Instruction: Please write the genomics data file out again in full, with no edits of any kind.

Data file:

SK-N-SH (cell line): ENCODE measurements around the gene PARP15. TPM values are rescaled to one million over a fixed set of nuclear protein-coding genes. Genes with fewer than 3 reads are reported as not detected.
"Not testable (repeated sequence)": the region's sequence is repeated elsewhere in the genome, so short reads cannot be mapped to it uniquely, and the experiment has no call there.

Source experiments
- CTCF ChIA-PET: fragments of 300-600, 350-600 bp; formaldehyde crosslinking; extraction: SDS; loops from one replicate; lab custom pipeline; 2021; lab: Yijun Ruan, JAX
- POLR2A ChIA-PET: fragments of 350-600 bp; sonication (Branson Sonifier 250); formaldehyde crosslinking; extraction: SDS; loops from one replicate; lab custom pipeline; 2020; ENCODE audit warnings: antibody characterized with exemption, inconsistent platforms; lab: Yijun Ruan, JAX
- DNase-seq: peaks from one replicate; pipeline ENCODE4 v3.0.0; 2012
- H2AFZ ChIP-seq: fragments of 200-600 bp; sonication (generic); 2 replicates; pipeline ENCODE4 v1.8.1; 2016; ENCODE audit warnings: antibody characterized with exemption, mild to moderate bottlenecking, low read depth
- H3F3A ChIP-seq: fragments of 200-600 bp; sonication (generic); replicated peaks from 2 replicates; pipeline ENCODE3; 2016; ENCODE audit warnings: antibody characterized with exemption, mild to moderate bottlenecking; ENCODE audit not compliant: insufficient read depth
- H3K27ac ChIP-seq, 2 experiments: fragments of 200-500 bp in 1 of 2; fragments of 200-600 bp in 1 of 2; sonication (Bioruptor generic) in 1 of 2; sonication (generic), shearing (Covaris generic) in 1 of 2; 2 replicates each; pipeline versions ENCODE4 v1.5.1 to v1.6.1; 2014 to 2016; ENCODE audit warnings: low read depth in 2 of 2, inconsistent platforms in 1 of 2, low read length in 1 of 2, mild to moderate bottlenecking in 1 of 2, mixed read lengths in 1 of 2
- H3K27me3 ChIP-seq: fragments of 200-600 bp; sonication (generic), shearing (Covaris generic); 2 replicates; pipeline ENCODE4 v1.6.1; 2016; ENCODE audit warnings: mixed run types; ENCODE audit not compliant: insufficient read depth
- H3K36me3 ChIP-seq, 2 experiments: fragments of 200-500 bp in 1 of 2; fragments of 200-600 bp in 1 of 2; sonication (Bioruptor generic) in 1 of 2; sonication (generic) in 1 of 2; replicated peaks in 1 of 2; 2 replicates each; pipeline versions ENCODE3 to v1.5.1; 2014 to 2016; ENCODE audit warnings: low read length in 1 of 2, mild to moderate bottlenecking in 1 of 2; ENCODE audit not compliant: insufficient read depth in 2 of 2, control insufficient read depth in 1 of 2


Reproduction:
SK-N-SH (cell line): ENCODE measurements around the gene PARP15. TPM values are rescaled to one million over a fixed set of nuclear protein-coding genes. Genes with fewer than 3 reads are reported as not detected.
"Not testable (repeated sequence)": the region's sequence is repeated elsewhere in the genome, so short reads cannot be mapped to it uniquely, and the experiment has no call there.

Source experiments
- CTCF ChIA-PET: fragments of 300-600, 350-600 bp; formaldehyde crosslinking; extraction: SDS; loops from one replicate; lab custom pipeline; 2021; lab: Yijun Ruan, JAX
- POLR2A ChIA-PET: fragments of 350-600 bp; sonication (Branson Sonifier 250); formaldehyde crosslinking; extraction: SDS; loops from one replicate; lab custom pipeline; 2020; ENCODE audit warnings: antibody characterized with exemption, inconsistent platforms; lab: Yijun Ruan, JAX
- DNase-seq: peaks from one replicate; pipeline ENCODE4 v3.0.0; 2012
- H2AFZ ChIP-seq: fragments of 200-600 bp; sonication (generic); 2 replicates; pipeline ENCODE4 v1.8.1; 2016; ENCODE audit warnings: antibody characterized with exemption, mild to moderate bottlenecking, low read depth
- H3F3A ChIP-seq: fragments of 200-600 bp; sonication (generic); replicated peaks from 2 replicates; pipeline ENCODE3; 2016; ENCODE audit warnings: antibody characterized with exemption, mild to moderate bottlenecking; ENCODE audit not compliant: insufficient read depth
- H3K27ac ChIP-seq, 2 experiments: fragments of 200-500 bp in 1 of 2; fragments of 200-600 bp in 1 of 2; sonication (Bioruptor generic) in 1 of 2; sonication (generic), shearing (Covaris generic) in 1 of 2; 2 replicates each; pipeline versions ENCODE4 v1.5.1 to v1.6.1; 2014 to 2016; ENCODE audit warnings: low read depth in 2 of 2, inconsistent platforms in 1 of 2, low read length in 1 of 2, mild to moderate bottlenecking in 1 of 2, mixed read lengths in 1 of 2
- H3K27me3 ChIP-seq: fragments of 200-600 bp; sonication (generic), shearing (Covaris generic); 2 replicates; pipeline ENCODE4 v1.6.1; 2016; ENCODE audit warnings: mixed run types; ENCODE audit not compliant: insufficient read depth
- H3K36me3 ChIP-seq, 2 experiments: fragments of 200-500 bp in 1 of 2; fragments of 200-600 bp in 1 of 2; sonication (Bioruptor generic) in 1 of 2; sonication (generic) in 1 of 2; replicated peaks in 1 of 2; 2 replicates each; pipeline versions ENCODE3 to v1.5.1; 2014 to 2016; ENCODE audit warnings: low read length in 1 of 2, mild to moderate bottlenecking in 1 of 2; ENCODE audit not compliant: insufficient read depth in 2 of 2, control insufficient read depth in 1 of 2